Mustafa Akyol

After New York City terror, once more: How can Islam overcome its violent faction?

After New York City terror, once more: How can Islam overcome its violent faction?

The worst church massacre in U.S. history has all but overshadowed the prior New York City murder spree by a Muslim proclaiming "God is greatest."

But as a news theme, the earlier atrocity certainly carries long-term significance. Oddly, it occurred on the exact date the Reformation began 500 years ago, and some Muslims and non-Muslims muse that Islam needs its own Martin Luther to launch sweeping change.

The big Protestant anniversary is behind us, but for years to come the news media will be covering the moral tragedy of a faction's religiously inspired terrorism. As many pundits observe, western outsiders cannot solve Islam's internal problems. The latest insider proposal:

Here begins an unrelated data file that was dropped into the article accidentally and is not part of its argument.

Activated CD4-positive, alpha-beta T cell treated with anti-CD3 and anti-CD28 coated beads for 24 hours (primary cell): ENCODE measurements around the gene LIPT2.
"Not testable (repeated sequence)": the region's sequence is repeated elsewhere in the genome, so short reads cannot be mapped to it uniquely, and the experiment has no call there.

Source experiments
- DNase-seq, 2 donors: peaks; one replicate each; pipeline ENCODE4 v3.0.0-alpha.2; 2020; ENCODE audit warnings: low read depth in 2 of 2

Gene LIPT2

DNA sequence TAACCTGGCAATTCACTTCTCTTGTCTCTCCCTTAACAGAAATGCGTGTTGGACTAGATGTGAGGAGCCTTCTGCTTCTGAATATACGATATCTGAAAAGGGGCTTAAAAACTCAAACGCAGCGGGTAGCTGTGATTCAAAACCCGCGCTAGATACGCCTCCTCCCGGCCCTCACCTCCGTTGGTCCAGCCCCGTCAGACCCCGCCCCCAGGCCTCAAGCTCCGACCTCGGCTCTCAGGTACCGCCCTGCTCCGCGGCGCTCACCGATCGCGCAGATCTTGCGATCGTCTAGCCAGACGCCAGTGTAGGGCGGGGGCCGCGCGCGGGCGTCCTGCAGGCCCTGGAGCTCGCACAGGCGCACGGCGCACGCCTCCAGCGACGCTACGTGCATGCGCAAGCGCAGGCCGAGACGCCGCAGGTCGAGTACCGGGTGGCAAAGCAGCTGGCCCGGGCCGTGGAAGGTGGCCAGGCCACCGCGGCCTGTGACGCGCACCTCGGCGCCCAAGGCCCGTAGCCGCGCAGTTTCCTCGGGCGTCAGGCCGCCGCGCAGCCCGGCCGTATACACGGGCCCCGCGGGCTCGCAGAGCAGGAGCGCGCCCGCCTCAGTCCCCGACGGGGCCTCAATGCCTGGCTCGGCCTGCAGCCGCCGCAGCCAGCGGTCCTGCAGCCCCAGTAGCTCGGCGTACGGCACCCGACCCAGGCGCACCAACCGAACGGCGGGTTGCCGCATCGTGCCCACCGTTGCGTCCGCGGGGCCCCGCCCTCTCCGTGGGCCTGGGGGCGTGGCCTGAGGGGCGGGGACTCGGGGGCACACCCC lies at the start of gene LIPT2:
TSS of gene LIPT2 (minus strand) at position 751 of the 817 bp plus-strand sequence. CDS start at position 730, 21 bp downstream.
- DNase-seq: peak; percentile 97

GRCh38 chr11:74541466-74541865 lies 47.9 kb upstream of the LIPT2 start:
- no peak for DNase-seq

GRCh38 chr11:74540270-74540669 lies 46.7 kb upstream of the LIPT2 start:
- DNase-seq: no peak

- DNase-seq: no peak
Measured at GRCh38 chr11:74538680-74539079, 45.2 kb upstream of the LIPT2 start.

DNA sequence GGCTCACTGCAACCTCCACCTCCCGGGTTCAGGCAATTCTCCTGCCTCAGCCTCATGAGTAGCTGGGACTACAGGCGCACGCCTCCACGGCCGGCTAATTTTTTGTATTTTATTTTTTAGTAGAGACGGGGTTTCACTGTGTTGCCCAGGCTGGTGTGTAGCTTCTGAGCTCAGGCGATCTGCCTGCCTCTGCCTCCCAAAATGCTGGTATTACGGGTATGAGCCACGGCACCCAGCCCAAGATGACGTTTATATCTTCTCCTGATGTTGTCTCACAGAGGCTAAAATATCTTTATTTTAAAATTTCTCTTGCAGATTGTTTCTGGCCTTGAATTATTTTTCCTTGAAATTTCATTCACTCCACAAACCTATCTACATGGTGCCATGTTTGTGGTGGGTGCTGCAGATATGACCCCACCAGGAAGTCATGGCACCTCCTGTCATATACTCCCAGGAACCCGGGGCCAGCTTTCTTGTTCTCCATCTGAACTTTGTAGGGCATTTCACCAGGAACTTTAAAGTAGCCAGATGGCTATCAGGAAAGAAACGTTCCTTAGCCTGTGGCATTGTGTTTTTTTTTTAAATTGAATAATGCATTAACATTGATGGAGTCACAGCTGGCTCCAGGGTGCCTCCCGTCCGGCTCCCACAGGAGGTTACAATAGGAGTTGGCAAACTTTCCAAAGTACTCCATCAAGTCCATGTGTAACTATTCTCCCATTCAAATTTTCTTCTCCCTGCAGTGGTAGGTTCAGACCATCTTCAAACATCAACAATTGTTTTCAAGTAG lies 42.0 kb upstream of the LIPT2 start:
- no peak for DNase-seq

Writing on Reformation Day, Mustafa Akyol rejected the idea of replicating Luther in a piece titled “The Islamic World Doesn’t Need a Reformation.” (This was posted by, which holds first rank among magazine websites for timely and provocative news analysis about religion.)  

Akyol, a Turkish journalist, TV talker and New York Times op-ed contributor, was named a fellow at Wellesley College’s Freedom Project last January. His books include the pertinent “Islam Without Extremes: A Muslim Case for Liberty” (2011). Significantly, the book is also available in Turkish, Malay and Indonesian translations.

Though Aykol rejects the “Reformation” label, he does seek to renew his faith’s less violent mainstream tradition and foster tolerance. If so, what’s the matter with the Luther paradigm? For one thing, today’s conflict-ridden Muslim countries do not resemble Luther’s original protest but the later religious bloodshed between Catholic and Protestant armies.

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